# How Do You Calculate the Electric Potential of an Ellipsoid?

• Amit Kumar Basistha
Amit Kumar Basistha
Homework Statement
Recently I came across the following problem:

Suppose ##\frac{x^2}{a^2}+\frac{y^2}{b^2}+\frac{z^2}{c^2}=1## is an ellipse with surface charge density ##\sigma=\sigma_0\sin(\theta)\cos(\phi)## where ##\theta## is the angle with the ##z-## axis and ##\phi## is with the ##x-## axis. Find the potential and multipole moments at a point far away from the ellipse.
Relevant Equations
Maxwell's Equations
Spherical Harmonics
My initial idea was to first parametrize the ellipse as ##(a\sin(\theta')\cos(\phi'),b\sin(\theta')\sin(\phi'),c\cos(\theta'))## and then calculate ##\theta,\phi## in terms of these coordinates. I then did the coordinate transform ##x\to\frac{x}{a},y\to\frac{y}{b},z\to\frac{z}{c}## to convert it to the sphere case where you can find the potential and multipole moments using spherical harmonics. But the whole calculation is messy because you have to find the fundamental vector product and all those stuff for the coordinate change and the expression for the angles in terms of these coordinates.

Last edited:
I think you need to consider how far is "far away". This looks like it needs an approximation. What does an elliptical (American) football look like next to a spherical (rest-of-the-world) football from 100 m away?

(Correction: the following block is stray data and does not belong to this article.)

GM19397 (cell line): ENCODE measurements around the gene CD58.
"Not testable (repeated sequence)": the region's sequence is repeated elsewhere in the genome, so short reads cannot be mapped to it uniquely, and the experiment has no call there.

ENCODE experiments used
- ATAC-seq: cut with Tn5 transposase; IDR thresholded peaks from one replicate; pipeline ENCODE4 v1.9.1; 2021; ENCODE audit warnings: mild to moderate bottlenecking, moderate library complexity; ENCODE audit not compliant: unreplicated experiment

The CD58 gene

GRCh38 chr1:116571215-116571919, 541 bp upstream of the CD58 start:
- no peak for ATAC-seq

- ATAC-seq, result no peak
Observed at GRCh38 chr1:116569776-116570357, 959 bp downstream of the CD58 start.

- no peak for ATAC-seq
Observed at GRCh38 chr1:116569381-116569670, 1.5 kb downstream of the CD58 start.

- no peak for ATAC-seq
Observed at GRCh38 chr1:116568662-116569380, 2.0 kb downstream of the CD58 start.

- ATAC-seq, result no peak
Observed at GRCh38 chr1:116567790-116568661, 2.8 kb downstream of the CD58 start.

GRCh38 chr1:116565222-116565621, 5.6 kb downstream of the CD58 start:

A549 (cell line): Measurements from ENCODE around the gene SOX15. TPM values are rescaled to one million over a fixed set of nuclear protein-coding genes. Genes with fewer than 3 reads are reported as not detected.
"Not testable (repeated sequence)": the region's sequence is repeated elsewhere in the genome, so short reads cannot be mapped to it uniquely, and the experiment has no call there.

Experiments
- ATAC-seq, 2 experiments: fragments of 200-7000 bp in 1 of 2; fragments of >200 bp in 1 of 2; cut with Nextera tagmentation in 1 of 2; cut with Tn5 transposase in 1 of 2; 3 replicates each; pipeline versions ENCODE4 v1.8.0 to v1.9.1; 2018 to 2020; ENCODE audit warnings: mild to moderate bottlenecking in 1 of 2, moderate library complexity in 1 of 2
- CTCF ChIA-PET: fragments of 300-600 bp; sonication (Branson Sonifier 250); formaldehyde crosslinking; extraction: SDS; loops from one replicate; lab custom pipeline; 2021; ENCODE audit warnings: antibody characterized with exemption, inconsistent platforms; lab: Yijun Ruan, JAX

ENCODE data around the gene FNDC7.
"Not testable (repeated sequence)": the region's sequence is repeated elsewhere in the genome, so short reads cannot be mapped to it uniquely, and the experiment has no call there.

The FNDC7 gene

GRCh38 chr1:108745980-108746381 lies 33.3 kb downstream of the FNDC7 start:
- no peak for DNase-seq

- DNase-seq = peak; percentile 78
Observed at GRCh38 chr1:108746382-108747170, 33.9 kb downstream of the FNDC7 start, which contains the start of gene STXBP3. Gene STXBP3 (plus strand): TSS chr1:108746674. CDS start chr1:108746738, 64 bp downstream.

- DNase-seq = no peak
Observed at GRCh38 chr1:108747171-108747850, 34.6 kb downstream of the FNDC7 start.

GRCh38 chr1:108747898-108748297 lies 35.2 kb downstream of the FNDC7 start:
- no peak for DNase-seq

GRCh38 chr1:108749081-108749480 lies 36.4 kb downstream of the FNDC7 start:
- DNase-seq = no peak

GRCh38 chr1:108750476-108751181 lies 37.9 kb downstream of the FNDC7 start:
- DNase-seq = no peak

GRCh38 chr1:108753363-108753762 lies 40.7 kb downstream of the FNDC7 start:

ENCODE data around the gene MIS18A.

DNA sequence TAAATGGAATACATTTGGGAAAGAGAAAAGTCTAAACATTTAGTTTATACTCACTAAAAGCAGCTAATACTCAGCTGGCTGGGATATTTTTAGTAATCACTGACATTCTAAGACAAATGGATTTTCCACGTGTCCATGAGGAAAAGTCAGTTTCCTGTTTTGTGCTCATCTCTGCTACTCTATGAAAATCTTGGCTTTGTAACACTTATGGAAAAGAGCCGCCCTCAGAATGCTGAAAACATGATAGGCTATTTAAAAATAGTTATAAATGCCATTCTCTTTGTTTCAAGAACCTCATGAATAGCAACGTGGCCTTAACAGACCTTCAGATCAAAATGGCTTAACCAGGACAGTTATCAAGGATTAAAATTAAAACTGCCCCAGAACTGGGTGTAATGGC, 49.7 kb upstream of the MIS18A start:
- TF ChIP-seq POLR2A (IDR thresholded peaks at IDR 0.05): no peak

My understanding why the question mentions far away is because if the point is near the surface of the ellipsoid then there might be issues with the spherical harmonics expansion as the radius of the ellipsoid is not uniform. So, far away means you can safely assume that it's distance from the origin (Center of the Ellipsoid) is more that the distance of any point on the surface of the Ellipsoid from the origin

In this kind of problem, you have a point of observation at ##\vec r## from the origin and a charges at ##\vec r^{~'}##. At least to me (and I've been wrong before), "far away" usually means ##|\vec r|>>|\vec r^{~'}|## which in this case would translate to ##|\vec r|>>a,b,c.## However, if that is the case, why mention the ellipsoid? Do you have a reference where you found this problem? You just may have to put up with the messy calculation.

No I don't have a reference. Our Prof asked us to solve the problem in the case of the sphere and then asked us as a separate question to do it for the Ellipsoid

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